Avr 122014
 

In April 2014, MS has updated Windows 8.1 to Windows 8.1 Update 1. (buildlab 6.3.9600.17031 and up).

One feature which was not very much marketed was the Windows Image File Boot also named Wimboot.
You can read more here on MS Web site.

In short, here is what MS says :
Windows image file boot (WIMBoot) lets you set up a PC so that it runs directly from a compressed Windows image file (WIM file).
WIMBoot can significantly reduce the amount of space used by Windows files. This helps you provide more free space to users, and helps you manufacture Windows on PCs with smaller drives.

So lets see how we can use this new feature :

We’ll assume you have already installed your Windows 8.1 (You can download an evaluation version here).

1-Lets make a WINPE out of the Windows 8.1 update 1 iso/dvd (I use QuickPE).

2-Boot onto this Winpe (I use rufus to « burn » the winpe iso onto USB).

3-Capture the installation : dism /capture-image /imagefile:e:\install.Wim /capturedir:c:\ /name:install /wimboot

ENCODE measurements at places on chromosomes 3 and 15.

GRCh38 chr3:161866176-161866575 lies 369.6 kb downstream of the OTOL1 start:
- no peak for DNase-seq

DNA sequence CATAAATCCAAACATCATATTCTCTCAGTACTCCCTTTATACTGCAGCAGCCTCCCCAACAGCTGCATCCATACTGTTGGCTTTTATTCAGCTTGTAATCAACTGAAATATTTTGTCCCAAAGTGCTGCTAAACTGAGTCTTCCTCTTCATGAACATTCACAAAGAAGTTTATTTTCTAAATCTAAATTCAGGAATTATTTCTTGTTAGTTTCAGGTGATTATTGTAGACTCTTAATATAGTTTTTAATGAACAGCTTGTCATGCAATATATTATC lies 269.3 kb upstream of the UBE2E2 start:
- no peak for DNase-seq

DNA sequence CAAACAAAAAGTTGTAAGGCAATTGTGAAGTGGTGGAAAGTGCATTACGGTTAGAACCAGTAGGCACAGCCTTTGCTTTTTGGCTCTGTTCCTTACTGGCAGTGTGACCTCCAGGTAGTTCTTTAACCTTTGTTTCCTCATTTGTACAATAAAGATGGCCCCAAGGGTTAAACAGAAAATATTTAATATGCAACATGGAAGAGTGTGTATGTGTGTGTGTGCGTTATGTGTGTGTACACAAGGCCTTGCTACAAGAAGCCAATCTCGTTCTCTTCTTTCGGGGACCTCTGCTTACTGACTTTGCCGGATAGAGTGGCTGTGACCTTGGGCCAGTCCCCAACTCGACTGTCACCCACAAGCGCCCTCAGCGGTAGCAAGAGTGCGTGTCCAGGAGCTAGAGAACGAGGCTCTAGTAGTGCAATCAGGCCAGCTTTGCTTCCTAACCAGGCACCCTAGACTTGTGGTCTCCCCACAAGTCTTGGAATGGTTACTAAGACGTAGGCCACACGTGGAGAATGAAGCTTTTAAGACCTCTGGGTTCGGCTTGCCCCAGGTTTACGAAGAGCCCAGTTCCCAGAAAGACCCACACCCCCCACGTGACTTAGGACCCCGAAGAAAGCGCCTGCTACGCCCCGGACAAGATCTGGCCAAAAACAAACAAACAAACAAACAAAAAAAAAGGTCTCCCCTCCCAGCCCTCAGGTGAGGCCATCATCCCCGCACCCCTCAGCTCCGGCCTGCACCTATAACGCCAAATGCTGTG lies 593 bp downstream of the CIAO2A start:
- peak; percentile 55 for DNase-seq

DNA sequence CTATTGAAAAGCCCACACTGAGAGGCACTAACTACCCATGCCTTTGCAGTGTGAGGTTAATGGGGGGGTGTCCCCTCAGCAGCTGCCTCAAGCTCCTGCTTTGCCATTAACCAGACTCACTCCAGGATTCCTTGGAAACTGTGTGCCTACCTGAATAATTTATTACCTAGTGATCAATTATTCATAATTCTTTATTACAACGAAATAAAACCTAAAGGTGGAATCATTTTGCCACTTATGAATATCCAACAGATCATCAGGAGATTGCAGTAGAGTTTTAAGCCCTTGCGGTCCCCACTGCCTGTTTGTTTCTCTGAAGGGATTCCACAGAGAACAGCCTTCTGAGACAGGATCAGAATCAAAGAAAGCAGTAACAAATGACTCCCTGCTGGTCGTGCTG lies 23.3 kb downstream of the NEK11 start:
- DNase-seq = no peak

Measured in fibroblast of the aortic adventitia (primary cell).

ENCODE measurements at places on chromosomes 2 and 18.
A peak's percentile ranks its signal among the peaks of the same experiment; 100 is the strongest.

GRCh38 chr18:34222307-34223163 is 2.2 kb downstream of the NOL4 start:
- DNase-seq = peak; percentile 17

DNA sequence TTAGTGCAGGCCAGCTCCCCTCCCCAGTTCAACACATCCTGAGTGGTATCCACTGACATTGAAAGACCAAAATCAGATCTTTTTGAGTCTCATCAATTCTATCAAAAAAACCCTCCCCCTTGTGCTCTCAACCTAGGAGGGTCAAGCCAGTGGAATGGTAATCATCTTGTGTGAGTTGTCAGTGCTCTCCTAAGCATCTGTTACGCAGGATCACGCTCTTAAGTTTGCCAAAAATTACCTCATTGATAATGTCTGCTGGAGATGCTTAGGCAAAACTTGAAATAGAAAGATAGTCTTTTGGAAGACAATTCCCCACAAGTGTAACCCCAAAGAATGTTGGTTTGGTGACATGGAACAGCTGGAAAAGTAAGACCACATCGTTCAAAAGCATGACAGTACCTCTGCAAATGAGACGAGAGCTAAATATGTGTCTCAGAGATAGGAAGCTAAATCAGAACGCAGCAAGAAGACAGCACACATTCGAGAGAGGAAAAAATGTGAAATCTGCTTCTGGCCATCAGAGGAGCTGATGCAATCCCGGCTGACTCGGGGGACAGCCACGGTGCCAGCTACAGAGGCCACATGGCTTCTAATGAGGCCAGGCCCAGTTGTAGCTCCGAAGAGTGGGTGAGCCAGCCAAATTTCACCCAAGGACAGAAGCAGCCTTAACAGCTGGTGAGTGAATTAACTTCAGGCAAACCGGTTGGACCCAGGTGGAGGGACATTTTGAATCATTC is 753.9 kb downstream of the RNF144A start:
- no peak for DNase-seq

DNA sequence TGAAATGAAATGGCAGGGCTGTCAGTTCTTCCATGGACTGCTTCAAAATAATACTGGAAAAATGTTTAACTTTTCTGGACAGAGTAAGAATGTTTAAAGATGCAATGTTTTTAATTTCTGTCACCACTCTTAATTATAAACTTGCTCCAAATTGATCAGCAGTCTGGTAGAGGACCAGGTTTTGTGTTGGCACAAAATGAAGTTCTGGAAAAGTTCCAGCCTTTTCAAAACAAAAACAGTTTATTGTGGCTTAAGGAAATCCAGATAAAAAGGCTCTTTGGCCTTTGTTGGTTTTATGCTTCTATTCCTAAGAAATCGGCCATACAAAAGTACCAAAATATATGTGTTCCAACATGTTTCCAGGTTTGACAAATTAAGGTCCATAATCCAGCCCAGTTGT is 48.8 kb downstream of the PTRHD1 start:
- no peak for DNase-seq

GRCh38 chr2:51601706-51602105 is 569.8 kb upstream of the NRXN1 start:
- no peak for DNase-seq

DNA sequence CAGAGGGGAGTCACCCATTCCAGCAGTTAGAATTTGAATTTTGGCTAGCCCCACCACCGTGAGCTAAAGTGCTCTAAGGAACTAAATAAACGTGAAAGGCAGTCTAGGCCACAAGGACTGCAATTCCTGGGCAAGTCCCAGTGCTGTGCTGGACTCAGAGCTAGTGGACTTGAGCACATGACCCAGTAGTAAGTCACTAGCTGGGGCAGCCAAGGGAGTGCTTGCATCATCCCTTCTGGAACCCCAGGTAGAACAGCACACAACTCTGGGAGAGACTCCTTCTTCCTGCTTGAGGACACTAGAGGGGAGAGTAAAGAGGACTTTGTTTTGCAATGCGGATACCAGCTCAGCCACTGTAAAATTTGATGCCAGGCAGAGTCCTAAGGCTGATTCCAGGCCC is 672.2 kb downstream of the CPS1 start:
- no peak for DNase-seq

Note here : e:\ is a second partition on my hard drive

4-Format C drive (so that we start from a fresh drive)

5-Apply our wim file (from step 3) to my C drive : dism /apply-image /imagefile:e:\install.Wim /index:1 /applydir:c:\ /wimboot

Note : after step 5, I had to do a bcdboot X:\windows /s X:\ where X is the partition where you just applied your WIM file.
This applies only if you have one unique boot & system partition which is nowadays rarely the case as Windows always created a hidden/reserved partition for the boot files.

And voila, you should end up with a C drive occupied by only 3GB (when it was about 20GB minimum before step 1).

This should work on X86 or X64 (tested), with a UEFI or MBR (tested) partition, with SSD drive or standard drive (not tested).

Here below a picture showing my final / wimboot setup.